John O’Brien, Professor of English Literature at the University of Virginia, talks about John Locke’s involvement in British economic policy and management of a colonial corporation, and how these are related to his enormously influential philosophies of politics, law, and the mind.


His book, Literature Incorporated: the Cultural Unconscious of the Business Corporation, 1650-1850, is available now from the University of Chicago Press.

Jeannine Murray-Román, Assistant Professor of French and Spanish Literatures at Florida State University, discusses the way colonial and postcolonial subjects find themselves excluded from the allegedly universal categories of Enlightenment personhood, and the way in which subjectivity might be expanded in the direction of real universality, or universal particularity.


Her new book, Performance and Personhood in Caribbean Literature from Alexis to the Digital Age, from the University of Virginia Press, is set to be released at literally any moment.

Episode 3: Neoliberalism at Home and Abroad

This episode features four stellar scholars talking about one of the academy’s most commonly heard, and most often misunderstood, terms: Neoliberalism.  These four authors engage neoliberalism and its discontents in literary manifestations, in domestic American political movements, and in global spaces, particularly Colombia and Nigeria.

Mitchum Huehls, of UCLA’s English Department, addresses the theory underneath neoliberalism, its resistance to critique, and the way in which the figure of the child soldier reveals profound difficulties in neoliberal human rights language.


His new book, hot off the presses, is After Critique: Twenty-First-Century Fiction in a Neoliberal Age, and it’s available from Oxford University Press.

Finis Dunaway, Professor of American History at Trent University, discusses the ways that popular media and media images, in particular, shaped the modern environmental movement from the late 1970s to the present, emphasizing the way the environmental message of personal responsibility — buy a Prius! be a good recycler! — dovetails with the neoliberal shift.


His most recent book on the matter, Seeing Green: The Use and Abuse of Environmental Images, is available now from the University of Chicago Press.

Lesley Gill, head of Vanderbilt University’s Anthropology department, draws attention to neoliberalism’s effects in the Middle Magdalena region of Colombia.  To the previous guests, she adds an emphasis of the role of violence in establishing the kind of free-market reforms that the neoliberal order prizes.


Her recent book focuses on precisely this articulation of neoliberal violence, as its title suggests: A Century of Violence in a Red City: Popular Struggle, Counterinsurgency, and Human Rights in Colombia will be released by Duke University Press at the end of February.

Omolade Adunbi is a political anthropologist in the Department of Afroamerican and African Studies at the University of Michigan, and, like Dr. Gill, studies the global impacts of neoliberal reforms.  For Dr. Adunbi, the focus is on the oil enclaves of the Niger delta and the often intertwined roles of multinational corporations, the Nigerian state, local insurgency groups, and transnational NGOs.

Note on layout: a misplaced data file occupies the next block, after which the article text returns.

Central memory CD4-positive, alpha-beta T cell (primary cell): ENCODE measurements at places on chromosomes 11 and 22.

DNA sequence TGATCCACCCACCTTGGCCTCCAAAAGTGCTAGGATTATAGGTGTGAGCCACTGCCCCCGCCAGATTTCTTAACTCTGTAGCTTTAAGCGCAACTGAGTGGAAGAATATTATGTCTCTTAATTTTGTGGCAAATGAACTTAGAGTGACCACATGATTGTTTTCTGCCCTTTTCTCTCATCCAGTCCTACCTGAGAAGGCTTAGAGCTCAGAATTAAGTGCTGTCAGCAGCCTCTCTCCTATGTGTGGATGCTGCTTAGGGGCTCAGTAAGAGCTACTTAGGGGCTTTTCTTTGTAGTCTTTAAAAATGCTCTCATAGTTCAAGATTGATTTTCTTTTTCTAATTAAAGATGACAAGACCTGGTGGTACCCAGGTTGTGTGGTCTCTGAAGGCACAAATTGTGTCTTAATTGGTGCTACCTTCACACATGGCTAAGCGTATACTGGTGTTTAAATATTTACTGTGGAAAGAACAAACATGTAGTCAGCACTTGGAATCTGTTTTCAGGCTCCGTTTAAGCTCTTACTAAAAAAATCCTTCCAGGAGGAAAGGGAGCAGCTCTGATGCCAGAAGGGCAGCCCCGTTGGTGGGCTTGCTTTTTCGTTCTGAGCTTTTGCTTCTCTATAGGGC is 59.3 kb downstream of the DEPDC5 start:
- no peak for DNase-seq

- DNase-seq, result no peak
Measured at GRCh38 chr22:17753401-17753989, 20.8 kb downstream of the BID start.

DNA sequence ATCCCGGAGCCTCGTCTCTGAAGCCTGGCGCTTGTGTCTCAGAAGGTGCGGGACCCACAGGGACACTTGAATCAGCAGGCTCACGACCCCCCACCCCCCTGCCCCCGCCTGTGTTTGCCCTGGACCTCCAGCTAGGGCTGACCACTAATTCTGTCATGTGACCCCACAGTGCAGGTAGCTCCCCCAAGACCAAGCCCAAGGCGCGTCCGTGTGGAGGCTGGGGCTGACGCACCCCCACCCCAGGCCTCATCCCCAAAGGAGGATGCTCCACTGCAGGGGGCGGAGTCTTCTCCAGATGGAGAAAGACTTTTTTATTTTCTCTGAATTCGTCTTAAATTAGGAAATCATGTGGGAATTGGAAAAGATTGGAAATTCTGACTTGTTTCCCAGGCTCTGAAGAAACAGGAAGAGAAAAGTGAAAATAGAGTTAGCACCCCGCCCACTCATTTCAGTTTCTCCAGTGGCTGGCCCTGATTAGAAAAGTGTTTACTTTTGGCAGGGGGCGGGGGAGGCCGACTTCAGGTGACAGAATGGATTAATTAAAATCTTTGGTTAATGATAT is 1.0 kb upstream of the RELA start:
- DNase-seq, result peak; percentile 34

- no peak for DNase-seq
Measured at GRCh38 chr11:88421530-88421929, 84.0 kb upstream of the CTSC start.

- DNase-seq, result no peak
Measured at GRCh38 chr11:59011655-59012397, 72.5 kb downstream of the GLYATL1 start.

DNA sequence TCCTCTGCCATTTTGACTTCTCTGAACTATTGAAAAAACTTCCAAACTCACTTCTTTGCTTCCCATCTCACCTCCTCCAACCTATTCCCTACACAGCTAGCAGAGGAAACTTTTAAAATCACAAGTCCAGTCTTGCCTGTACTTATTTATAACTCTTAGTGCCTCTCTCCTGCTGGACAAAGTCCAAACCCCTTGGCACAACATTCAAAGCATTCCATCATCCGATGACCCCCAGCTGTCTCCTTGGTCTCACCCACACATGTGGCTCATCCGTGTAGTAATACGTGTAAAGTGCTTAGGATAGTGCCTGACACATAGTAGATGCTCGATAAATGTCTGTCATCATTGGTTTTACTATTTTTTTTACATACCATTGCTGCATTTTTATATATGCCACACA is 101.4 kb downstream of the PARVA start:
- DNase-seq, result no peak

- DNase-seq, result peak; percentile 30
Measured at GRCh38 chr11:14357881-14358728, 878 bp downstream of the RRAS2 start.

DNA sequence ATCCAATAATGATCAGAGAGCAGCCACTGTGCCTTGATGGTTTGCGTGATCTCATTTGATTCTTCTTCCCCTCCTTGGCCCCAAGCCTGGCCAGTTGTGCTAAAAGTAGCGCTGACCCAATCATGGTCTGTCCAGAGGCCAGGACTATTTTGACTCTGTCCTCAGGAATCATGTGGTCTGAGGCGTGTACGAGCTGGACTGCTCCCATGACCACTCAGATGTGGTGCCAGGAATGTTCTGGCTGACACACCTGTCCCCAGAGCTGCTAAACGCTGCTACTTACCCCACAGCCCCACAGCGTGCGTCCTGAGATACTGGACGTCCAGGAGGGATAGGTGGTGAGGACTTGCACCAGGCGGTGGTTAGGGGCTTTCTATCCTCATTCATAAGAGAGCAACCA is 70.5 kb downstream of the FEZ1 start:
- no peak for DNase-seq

His book, Oil Wealth and Insurgency in Nigeria, is available now from Indiana University Press.

Episode 2: African American Political Thought, Part 1

While the civil rights movement of the 1950s and 60s — Supreme Court victories, sit-ins and marches — provides the enduring images of African American political activism in public memory, the civil rights era both emerged from and gave rise to broader and more eclectic traditions of cultural and intellectual work. Our guests this week explore the ways in which African American politics conceives of the self, the community, and the state in ways that include, but go beyond, the legalistic picture denoted by “rights talk.” This episode discusses the role of performance, music, storytelling and political emotions in doing the imaginative labor of envisioning habitable political futures.

In this episode we’re speaking with:

Dr. Shana Redmond, Associate Professor of American Studies and Ethnicity, University of Southern California.  Author of Anthem: Social Movements and the Sound of Solidarity in the African Diaspora.  New York University Press, 2013.



Dr. Nick Bromell, Professor of English and American Literature, University of Massachusetts.  Author of The Time Is Always Now: Black Thought and the Transformation of US Democracy. Oxford University Press, 2013.


Dr. Angela Ards, Associate Professor of English, Southern Methodist University.  Author of Words of Witness: Black Women’s Autobiography in the Post-Brown Era.  University of Wisconsin Press, 2016.


Episode 1: Science and Medicine

Just how scientific is the practice of medicine?  How do doctors talk about and make use of scientific evidence?  How do scientists see their own work and its applicability in the world at large?

Helping us dissect these issues are Ryerson University’s Colleen Derkatch, Stanford’s Colin Gottlieb, and the University of Michigan’s John Litell.

You can find Dr. Derkatch’s book, Bounding Biomedicine (U of Chicago Press 2016), here.

And here’s the episode itself: